3. 5 out of 5

    Darren Gray

    Many will be unhappy with the results and conclusion within this book. However the author has been smart to back up all her claims with the book containing 36 pages of citations! As a public health student I personally understand both sides of the argument. I personally think that a 100% single-payer “Medicare-for-all” system would come at a great cost to the American population. In addition she also address the counter arguments. Regardless of your stance this is a great book outlining some of Many will be unhappy with the results and conclusion within this book. However the author has been smart to back up all her claims with the book containing 36 pages of citations! As a public health student I personally understand both sides of the argument. I personally think that a 100% single-payer “Medicare-for-all” system would come at a great cost to the American population. In addition she also address the counter arguments. Regardless of your stance this is a great book outlining some of the issues of single-payer systems with focus on the UK and Canada! Overall great read!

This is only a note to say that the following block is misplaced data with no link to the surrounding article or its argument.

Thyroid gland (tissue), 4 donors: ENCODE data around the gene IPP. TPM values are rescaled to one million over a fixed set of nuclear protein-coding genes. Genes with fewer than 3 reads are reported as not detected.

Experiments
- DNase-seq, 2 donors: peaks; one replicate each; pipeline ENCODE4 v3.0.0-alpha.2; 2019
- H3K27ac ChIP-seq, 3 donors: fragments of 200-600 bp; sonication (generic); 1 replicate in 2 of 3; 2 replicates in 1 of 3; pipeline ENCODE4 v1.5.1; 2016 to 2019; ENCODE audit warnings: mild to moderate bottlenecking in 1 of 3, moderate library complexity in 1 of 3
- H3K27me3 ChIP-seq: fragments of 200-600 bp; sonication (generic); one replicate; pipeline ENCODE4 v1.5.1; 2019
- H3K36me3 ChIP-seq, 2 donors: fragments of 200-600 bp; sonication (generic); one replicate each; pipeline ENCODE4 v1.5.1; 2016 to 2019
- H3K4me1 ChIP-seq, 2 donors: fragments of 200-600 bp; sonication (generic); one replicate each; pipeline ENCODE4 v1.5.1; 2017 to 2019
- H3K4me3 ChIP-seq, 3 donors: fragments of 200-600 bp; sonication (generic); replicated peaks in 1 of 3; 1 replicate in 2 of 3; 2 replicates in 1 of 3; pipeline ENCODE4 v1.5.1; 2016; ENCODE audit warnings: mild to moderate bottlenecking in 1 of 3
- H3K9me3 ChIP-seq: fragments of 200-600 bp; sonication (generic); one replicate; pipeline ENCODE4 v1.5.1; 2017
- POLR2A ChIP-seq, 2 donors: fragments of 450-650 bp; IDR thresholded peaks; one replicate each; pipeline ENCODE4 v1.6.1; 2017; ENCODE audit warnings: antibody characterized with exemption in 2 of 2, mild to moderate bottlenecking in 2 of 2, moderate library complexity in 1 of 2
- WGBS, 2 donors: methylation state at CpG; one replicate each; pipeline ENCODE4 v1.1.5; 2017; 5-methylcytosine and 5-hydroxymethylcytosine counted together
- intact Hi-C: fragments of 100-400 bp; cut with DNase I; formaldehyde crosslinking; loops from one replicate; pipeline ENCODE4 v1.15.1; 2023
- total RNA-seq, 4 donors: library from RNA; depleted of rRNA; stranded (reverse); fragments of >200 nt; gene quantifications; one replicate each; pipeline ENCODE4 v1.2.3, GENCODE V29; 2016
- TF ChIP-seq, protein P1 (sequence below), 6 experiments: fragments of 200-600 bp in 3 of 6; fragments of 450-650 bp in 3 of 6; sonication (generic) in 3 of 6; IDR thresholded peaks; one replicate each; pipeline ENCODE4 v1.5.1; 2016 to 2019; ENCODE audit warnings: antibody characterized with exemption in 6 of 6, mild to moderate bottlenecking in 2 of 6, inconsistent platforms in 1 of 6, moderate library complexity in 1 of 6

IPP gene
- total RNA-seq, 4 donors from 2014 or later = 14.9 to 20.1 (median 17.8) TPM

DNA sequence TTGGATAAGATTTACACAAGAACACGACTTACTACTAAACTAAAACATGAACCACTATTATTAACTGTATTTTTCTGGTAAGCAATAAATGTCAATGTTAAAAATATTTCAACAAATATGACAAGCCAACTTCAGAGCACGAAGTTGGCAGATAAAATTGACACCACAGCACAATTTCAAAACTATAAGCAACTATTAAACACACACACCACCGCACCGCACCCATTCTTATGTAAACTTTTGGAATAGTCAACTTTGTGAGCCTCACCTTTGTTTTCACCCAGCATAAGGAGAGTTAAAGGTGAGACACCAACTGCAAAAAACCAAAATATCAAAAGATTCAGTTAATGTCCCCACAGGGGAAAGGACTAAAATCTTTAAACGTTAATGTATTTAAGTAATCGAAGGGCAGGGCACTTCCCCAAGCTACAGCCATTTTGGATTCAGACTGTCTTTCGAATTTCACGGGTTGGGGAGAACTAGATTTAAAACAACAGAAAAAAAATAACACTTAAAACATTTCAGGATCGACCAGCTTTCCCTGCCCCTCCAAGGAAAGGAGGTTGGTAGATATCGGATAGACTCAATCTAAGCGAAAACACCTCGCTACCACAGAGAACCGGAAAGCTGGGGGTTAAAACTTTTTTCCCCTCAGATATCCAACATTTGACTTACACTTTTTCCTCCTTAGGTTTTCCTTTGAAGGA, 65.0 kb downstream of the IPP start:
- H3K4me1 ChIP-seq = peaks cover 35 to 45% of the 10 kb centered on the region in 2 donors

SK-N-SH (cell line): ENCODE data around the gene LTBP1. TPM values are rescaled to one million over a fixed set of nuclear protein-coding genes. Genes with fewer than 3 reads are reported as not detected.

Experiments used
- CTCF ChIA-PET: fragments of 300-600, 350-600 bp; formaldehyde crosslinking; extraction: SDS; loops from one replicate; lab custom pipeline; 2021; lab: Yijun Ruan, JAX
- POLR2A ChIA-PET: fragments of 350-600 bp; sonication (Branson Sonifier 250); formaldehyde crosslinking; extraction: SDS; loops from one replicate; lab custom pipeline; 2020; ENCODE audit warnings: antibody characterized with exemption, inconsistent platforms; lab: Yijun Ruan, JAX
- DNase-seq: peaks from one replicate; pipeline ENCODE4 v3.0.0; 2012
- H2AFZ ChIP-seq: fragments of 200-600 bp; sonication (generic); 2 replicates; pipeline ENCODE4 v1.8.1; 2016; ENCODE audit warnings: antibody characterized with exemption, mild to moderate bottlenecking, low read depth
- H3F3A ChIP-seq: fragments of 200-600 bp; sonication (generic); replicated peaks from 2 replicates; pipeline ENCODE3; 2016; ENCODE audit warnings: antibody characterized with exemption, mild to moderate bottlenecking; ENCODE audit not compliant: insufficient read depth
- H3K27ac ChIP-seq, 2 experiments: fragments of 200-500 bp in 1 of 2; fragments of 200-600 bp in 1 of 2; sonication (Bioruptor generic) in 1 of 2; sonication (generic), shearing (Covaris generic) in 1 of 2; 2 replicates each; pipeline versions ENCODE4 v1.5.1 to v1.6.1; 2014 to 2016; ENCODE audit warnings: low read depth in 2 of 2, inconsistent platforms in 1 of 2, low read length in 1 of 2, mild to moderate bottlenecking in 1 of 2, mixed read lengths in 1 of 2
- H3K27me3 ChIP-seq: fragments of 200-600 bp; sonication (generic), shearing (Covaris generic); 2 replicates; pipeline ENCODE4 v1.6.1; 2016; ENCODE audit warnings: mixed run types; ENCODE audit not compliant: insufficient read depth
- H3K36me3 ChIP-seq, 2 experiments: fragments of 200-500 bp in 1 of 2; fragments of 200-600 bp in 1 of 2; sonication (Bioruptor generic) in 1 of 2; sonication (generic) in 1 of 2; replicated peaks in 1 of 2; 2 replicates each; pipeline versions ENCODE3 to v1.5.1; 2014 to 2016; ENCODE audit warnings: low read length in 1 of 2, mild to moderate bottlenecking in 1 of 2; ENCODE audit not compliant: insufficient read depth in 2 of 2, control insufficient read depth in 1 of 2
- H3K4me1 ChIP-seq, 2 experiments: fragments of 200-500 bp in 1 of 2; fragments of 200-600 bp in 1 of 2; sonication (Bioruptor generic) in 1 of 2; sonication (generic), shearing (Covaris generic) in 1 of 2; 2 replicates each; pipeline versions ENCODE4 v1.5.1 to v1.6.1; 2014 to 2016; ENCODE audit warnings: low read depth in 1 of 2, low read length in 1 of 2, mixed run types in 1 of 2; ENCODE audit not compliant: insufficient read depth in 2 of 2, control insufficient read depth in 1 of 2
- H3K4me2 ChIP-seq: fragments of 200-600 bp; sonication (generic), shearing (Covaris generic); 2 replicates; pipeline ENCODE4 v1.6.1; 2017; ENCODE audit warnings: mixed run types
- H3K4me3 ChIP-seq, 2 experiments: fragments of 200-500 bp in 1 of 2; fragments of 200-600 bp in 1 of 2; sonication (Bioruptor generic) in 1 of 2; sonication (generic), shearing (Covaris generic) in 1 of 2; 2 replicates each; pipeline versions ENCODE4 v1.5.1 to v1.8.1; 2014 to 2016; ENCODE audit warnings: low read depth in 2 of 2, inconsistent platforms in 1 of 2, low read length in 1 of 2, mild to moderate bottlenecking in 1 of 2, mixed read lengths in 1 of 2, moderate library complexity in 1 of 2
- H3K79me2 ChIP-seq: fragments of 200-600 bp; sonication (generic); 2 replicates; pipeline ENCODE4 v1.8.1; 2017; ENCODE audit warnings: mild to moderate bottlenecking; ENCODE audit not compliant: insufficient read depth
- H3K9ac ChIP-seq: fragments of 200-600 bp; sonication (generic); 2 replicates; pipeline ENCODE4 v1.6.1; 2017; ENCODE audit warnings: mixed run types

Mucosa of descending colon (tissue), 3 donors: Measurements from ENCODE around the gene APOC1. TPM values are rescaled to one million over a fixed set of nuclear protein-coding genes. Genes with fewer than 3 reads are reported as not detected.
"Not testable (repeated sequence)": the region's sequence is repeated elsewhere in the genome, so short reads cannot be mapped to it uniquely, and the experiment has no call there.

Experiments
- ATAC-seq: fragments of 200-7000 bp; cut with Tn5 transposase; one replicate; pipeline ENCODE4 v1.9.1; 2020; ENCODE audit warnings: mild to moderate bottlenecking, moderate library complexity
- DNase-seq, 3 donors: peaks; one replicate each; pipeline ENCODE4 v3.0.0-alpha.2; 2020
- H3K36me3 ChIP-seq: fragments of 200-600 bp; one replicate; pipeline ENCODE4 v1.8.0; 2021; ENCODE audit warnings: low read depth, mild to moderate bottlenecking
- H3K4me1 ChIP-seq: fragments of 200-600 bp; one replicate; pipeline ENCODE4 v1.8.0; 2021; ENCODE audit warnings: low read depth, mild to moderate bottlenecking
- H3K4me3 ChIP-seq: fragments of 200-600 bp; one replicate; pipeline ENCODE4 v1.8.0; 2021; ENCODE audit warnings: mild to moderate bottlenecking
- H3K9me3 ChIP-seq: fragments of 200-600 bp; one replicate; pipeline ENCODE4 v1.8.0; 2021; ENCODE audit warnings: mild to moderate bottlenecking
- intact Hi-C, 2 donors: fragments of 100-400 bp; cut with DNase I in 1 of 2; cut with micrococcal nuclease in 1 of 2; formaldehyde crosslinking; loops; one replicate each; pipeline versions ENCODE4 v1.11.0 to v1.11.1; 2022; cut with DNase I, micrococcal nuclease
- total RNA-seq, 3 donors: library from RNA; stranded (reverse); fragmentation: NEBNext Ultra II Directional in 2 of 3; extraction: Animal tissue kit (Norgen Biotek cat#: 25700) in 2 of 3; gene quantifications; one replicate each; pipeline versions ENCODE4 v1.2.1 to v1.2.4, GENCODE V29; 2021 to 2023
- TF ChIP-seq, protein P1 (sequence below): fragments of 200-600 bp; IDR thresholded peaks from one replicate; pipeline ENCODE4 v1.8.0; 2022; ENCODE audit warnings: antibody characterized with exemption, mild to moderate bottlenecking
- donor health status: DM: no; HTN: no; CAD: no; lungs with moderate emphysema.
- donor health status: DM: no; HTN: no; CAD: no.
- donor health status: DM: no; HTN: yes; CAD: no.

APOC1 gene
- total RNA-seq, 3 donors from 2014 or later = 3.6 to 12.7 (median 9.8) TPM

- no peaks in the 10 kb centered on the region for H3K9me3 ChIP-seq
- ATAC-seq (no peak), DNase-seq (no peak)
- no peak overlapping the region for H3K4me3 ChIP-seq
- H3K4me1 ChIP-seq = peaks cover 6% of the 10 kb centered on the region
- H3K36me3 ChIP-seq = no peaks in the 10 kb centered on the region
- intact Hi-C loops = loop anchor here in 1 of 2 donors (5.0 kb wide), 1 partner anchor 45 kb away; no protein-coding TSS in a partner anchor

4. 5 out of 5

    Stan Sienkiewicz

    While the individual stories provide an example of various points in the book. The opposition view could do the same. Also can find one case opposite any opinion. I’m not criticizing the author but want to state a fact. The book does show at a macro level how much of the media has misinformed the public. What we need is more open discussion of the facts and not statements to elicit emotional reaction. I would love to see a five page talking points of this book.

  5. 5 out of 5

    Don

    So bad.

  6. 5 out of 5

    Kristen

  7. 4 out of 5

    John Hood

  8. 4 out of 5

    Jim Hussey

  9. 5 out of 5

    Ward Johnson

  10. 5 out of 5

    Andrea Mitchum

  11. 5 out of 5